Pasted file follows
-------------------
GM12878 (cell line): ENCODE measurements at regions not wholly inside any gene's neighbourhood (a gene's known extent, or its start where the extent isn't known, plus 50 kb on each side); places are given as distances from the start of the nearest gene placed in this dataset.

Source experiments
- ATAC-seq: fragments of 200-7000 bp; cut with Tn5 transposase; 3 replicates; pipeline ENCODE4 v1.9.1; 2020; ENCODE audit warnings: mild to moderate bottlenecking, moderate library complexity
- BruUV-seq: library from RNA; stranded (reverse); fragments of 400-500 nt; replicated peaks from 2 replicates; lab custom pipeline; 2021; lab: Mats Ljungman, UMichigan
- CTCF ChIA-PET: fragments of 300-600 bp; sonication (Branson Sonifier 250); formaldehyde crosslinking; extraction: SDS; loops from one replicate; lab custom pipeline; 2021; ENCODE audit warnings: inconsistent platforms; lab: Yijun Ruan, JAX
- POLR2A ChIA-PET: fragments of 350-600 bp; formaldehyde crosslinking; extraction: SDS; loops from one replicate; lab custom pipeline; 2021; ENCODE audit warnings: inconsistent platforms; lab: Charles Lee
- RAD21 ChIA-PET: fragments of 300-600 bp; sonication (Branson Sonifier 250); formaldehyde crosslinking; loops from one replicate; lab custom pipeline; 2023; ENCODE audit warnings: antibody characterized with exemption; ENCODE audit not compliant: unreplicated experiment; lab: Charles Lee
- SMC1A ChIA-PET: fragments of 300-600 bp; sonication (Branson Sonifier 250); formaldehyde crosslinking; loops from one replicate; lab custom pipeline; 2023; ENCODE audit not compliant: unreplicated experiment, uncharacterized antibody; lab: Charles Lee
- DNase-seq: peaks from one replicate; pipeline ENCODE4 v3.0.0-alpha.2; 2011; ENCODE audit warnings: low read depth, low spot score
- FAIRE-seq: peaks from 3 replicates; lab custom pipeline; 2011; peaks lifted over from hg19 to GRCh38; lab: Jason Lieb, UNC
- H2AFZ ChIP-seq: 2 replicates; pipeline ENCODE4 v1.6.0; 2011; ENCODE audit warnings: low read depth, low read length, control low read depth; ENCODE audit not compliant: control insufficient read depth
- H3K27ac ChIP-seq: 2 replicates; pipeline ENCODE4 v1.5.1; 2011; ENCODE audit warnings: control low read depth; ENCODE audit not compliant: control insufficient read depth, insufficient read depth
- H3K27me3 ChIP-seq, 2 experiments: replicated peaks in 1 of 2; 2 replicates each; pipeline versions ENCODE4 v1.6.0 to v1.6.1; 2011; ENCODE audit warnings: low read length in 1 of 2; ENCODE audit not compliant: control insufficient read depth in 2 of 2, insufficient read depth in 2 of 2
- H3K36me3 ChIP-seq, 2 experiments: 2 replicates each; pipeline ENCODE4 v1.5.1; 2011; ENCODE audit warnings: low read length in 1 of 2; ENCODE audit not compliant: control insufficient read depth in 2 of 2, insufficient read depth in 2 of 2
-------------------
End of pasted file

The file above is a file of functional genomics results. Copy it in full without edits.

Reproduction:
GM12878 (cell line): ENCODE measurements at regions not wholly inside any gene's neighbourhood (a gene's known extent, or its start where the extent isn't known, plus 50 kb on each side); places are given as distances from the start of the nearest gene placed in this dataset.

Source experiments
- ATAC-seq: fragments of 200-7000 bp; cut with Tn5 transposase; 3 replicates; pipeline ENCODE4 v1.9.1; 2020; ENCODE audit warnings: mild to moderate bottlenecking, moderate library complexity
- BruUV-seq: library from RNA; stranded (reverse); fragments of 400-500 nt; replicated peaks from 2 replicates; lab custom pipeline; 2021; lab: Mats Ljungman, UMichigan
- CTCF ChIA-PET: fragments of 300-600 bp; sonication (Branson Sonifier 250); formaldehyde crosslinking; extraction: SDS; loops from one replicate; lab custom pipeline; 2021; ENCODE audit warnings: inconsistent platforms; lab: Yijun Ruan, JAX
- POLR2A ChIA-PET: fragments of 350-600 bp; formaldehyde crosslinking; extraction: SDS; loops from one replicate; lab custom pipeline; 2021; ENCODE audit warnings: inconsistent platforms; lab: Charles Lee
- RAD21 ChIA-PET: fragments of 300-600 bp; sonication (Branson Sonifier 250); formaldehyde crosslinking; loops from one replicate; lab custom pipeline; 2023; ENCODE audit warnings: antibody characterized with exemption; ENCODE audit not compliant: unreplicated experiment; lab: Charles Lee
- SMC1A ChIA-PET: fragments of 300-600 bp; sonication (Branson Sonifier 250); formaldehyde crosslinking; loops from one replicate; lab custom pipeline; 2023; ENCODE audit not compliant: unreplicated experiment, uncharacterized antibody; lab: Charles Lee
- DNase-seq: peaks from one replicate; pipeline ENCODE4 v3.0.0-alpha.2; 2011; ENCODE audit warnings: low read depth, low spot score
- FAIRE-seq: peaks from 3 replicates; lab custom pipeline; 2011; peaks lifted over from hg19 to GRCh38; lab: Jason Lieb, UNC
- H2AFZ ChIP-seq: 2 replicates; pipeline ENCODE4 v1.6.0; 2011; ENCODE audit warnings: low read depth, low read length, control low read depth; ENCODE audit not compliant: control insufficient read depth
- H3K27ac ChIP-seq: 2 replicates; pipeline ENCODE4 v1.5.1; 2011; ENCODE audit warnings: control low read depth; ENCODE audit not compliant: control insufficient read depth, insufficient read depth
- H3K27me3 ChIP-seq, 2 experiments: replicated peaks in 1 of 2; 2 replicates each; pipeline versions ENCODE4 v1.6.0 to v1.6.1; 2011; ENCODE audit warnings: low read length in 1 of 2; ENCODE audit not compliant: control insufficient read depth in 2 of 2, insufficient read depth in 2 of 2
- H3K36me3 ChIP-seq, 2 experiments: 2 replicates each; pipeline ENCODE4 v1.5.1; 2011; ENCODE audit warnings: low read length in 1 of 2; ENCODE audit not compliant: control insufficient read depth in 2 of 2, insufficient read depth in 2 of 2